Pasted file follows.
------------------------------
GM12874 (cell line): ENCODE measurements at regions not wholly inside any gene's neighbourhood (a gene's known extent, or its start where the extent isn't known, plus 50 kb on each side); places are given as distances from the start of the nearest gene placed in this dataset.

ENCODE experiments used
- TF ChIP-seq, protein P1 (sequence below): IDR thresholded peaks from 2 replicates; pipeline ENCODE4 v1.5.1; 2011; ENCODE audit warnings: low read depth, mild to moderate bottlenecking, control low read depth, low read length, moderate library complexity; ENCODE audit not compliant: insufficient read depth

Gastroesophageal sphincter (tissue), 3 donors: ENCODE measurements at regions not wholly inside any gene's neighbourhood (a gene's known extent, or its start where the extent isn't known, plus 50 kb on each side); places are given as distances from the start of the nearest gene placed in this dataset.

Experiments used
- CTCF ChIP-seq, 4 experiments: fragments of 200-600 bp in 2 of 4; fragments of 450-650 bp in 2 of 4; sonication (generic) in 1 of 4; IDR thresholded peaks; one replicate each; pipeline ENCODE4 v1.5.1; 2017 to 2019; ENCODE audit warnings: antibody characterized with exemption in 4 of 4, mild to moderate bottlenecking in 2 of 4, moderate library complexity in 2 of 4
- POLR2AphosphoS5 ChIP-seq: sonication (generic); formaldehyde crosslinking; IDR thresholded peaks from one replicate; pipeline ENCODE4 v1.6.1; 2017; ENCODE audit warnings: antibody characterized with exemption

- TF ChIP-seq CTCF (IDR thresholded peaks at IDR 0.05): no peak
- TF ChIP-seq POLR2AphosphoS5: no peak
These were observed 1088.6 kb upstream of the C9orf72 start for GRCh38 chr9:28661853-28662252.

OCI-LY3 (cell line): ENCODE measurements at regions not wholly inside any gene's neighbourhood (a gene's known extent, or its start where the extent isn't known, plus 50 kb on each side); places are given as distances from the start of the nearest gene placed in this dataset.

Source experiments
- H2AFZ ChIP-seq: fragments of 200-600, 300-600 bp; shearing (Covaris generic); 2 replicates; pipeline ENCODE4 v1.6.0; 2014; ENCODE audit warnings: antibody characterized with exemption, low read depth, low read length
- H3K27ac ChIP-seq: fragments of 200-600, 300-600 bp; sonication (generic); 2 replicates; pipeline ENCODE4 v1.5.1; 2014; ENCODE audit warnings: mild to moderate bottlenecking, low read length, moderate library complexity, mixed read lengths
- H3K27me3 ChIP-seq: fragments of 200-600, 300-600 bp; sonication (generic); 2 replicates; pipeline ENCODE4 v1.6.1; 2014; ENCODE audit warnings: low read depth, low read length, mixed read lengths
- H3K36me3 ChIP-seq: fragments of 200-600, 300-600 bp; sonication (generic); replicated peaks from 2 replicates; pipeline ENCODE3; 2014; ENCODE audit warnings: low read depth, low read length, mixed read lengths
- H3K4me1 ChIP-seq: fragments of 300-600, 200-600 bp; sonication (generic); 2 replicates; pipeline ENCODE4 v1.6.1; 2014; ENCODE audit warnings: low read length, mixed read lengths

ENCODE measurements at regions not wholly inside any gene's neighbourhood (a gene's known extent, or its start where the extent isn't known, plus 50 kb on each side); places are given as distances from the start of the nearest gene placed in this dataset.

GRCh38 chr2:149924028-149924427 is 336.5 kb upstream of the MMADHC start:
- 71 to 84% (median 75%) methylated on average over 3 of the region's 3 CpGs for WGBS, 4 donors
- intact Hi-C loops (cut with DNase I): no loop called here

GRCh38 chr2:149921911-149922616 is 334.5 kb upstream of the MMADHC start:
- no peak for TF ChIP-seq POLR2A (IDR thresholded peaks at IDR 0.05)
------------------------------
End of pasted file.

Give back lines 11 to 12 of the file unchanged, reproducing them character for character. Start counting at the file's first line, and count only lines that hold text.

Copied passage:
OCI-LY3 (cell line): ENCODE measurements at regions not wholly inside any gene's neighbourhood (a gene's known extent, or its start where the extent isn't known, plus 50 kb on each side); places are given as distances from the start of the nearest gene placed in this dataset.

Source experiments